Makani sees the brokerage, the detention tool and the load board, as well as the data shared among them, as interrelated in giving KT’s customers leading-edge tools.
He acknowledges it’s an open question as to whether brokers will be willing to participate in a service whose developer also happens to be a competitor of theirs. But when KT’s load board is launched, he says, OPL will operate just as any other participating broker, with access to the same data those brokers have, he says.
“We couldn’t have built this load board and made it a great experience unless we were moving freight,” Makani says, which necessitated the purchase of OPL.
While aggregated ELD data can benefit industrywide improvement efforts and regulatory developments, putting trucking trip data in the hands of governments, as the Geotab company has done toward assisting in road improvements, also could carry some downsides, including an impact on competition.
A recent Wired story showed how the city of Los Angeles built a system under which scooter- and bike-share providers are required to share trip data with the city. The city’s plans were to anonymize the data for any public consumption, and to prohibit sharing the data with law enforcement unless required by subpoena. Other cities adopted similar rules, aiming to control congestion of such vehicles.
Consumer privacy watchdogs and ride-share companies such as Uber and Lyft are fighting the L.A. rules. Their worries: the privacy implications of relying on governments to anonymize data, a slippery slope of regulation, and exposure of intellectual property underlying their operations.
Truckers also have been concerned over the intersection of data privacy with competition. ELD providers “can already follow you into your customers” by reidentifying data around facilities, wrote Overdrive reader Jeff Pearson, commenting on Part 1 of this series. “What’s next, the cops can sit at their office writing you speeding tickets?”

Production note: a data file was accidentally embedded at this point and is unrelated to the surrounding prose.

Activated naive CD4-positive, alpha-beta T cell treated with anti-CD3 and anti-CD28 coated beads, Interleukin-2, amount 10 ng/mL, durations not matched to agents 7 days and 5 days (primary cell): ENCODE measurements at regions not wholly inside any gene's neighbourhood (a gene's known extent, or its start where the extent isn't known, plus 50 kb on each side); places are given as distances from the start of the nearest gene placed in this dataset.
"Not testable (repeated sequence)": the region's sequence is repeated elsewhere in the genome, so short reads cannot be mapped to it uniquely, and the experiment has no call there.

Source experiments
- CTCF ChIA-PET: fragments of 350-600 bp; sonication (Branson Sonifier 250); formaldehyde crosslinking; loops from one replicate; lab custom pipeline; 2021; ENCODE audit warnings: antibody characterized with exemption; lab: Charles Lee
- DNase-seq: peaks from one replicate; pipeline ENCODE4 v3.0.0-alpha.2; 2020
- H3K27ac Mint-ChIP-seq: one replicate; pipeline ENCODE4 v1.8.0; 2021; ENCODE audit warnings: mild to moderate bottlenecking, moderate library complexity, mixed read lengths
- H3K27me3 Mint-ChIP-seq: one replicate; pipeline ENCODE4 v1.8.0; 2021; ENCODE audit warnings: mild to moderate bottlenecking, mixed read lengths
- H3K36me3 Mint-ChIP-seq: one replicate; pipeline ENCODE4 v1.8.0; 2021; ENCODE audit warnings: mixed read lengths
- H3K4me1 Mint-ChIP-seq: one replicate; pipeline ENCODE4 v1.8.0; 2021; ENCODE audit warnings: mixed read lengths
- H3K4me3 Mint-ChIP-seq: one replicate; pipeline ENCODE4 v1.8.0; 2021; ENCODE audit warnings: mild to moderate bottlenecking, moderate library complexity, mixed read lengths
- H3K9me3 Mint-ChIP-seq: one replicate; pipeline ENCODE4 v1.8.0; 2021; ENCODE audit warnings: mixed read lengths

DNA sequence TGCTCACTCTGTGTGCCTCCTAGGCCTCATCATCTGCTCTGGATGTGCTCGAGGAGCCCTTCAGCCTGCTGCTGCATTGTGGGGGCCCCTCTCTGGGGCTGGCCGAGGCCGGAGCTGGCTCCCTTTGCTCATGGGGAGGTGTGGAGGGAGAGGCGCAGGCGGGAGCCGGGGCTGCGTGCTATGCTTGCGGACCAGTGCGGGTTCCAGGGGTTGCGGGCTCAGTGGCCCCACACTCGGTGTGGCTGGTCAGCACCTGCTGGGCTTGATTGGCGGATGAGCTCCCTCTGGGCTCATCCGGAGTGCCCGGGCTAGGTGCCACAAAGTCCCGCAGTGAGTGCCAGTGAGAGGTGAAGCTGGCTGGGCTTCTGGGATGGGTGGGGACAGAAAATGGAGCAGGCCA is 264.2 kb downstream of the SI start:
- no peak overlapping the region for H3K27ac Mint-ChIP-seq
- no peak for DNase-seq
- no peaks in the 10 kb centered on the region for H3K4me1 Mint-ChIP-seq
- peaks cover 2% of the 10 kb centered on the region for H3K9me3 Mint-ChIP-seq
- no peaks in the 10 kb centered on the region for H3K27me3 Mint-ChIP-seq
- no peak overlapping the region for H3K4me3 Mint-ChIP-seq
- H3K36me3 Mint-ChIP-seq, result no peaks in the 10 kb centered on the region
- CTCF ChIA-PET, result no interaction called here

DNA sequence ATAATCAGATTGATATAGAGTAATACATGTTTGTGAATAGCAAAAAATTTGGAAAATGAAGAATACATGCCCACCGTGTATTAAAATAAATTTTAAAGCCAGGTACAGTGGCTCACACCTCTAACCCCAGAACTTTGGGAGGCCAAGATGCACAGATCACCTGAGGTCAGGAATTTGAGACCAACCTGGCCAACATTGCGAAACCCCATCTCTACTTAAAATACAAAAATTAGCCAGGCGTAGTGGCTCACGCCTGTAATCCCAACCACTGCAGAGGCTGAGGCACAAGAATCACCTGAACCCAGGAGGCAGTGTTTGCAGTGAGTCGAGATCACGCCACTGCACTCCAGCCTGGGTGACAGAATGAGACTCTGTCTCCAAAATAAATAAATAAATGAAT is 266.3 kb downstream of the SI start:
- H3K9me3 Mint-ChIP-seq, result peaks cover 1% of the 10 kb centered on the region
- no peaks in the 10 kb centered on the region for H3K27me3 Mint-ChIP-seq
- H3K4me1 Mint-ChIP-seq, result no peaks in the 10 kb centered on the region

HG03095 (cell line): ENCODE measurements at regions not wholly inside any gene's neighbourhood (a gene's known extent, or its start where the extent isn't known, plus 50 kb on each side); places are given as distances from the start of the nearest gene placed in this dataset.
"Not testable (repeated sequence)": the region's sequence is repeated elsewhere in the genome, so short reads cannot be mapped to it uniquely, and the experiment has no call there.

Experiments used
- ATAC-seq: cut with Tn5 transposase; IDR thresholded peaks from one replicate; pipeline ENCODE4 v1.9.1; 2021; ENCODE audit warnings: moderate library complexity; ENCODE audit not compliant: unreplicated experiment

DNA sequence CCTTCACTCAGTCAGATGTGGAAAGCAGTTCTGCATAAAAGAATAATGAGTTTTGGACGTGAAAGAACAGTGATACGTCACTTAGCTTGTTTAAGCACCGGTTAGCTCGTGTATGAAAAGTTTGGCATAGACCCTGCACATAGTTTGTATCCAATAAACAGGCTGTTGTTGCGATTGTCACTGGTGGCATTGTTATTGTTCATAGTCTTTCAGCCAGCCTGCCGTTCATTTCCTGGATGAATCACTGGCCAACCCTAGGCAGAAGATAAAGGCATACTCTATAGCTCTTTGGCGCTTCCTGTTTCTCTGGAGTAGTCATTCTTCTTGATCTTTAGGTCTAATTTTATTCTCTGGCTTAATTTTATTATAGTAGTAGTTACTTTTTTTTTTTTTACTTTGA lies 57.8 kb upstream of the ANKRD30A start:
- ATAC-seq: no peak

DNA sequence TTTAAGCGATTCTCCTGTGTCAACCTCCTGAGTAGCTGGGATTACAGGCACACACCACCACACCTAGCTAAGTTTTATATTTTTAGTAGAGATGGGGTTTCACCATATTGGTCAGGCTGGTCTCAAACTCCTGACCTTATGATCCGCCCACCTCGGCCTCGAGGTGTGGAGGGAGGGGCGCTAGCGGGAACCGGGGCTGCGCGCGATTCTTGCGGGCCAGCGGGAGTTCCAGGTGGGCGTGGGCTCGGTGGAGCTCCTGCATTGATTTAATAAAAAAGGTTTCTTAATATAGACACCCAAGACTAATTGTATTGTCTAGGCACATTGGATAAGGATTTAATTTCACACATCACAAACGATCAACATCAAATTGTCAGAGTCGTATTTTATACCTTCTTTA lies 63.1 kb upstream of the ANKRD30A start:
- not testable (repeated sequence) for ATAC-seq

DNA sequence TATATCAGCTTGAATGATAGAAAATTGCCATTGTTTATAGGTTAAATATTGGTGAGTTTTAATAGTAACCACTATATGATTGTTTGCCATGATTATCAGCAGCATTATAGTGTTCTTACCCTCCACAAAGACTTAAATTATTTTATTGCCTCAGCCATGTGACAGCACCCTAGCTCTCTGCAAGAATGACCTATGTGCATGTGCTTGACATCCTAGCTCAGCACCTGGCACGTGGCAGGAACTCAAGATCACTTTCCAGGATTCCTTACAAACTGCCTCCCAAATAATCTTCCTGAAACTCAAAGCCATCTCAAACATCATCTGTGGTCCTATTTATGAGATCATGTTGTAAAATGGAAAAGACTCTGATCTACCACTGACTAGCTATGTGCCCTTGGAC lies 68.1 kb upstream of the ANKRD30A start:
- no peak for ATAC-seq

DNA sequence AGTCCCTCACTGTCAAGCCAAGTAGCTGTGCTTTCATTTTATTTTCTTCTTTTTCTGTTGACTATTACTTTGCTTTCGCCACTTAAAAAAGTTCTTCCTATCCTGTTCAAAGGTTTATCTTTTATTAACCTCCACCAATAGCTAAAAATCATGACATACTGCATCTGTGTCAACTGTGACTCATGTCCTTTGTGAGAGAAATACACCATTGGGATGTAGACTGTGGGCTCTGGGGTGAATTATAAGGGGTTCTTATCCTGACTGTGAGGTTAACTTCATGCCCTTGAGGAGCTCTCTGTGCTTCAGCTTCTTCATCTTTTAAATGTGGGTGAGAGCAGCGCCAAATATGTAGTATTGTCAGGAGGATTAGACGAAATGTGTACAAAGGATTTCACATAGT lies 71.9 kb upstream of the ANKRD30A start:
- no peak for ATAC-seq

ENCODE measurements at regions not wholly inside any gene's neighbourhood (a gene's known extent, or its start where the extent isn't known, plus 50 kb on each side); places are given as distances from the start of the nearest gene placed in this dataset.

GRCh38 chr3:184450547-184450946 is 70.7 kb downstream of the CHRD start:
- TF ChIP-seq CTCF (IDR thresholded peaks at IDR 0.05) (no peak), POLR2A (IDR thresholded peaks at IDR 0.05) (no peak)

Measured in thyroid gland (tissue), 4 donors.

Geotab executives say they are aware of the sensitivity of data when it comes to market competition.
In a 2017 Overdrive interview with Dirk Schlimm, Geotab executive vice president, he emphasized that competitive issues could be of greater importance than individual privacy issues when it comes to business data. In Geotab’s internal deliberations over what tools to develop and with whom to share them, it’s a key consideration.
“We’re asking that question first,” Schlimm says. “ ‘Is this a benefit to our customers?’ ”
A backlash over the use of private data by service providers has been brewing since long before the ELD mandate, says Kenny Lund, vice president for ALC Logistics. His company also produces a transportation management system for shippers, whose data it keeps walled off from its principal business of truckload brokerage.
Information technology companies are “blatantly pushing” to get truck data and profit from it, he says. “My prediction is that truckers will ultimately say, ‘No, I’m not giving you that information.’ But also, shippers and brokers will realize that tracking tractors and drivers is ultimately problematic for them, too.”
Some of the third-party logistics providers and tracking-technology providers used by Maverick Transportation’s shipper customers are “asking for all our data, but we are not giving it to them,” said President John Culp, speaking at the Truckload Carriers Association annual meeting in March. “We still feel that for the relationship we have [with the customer], to provide service, we need to protect our data.”
Generally, however, there are no organized efforts pushing against the issue of liberalized ELD data use. Since the information technology industry has moved the boundaries on privacy, and given a soft stance from the Federal Motor Carrier Safety Administration on regulating ELD data, such efforts may be hard to muster. —Aaron Huff contributed to this report.
Find the first installment from early this month in this broad series on ELD data handling via: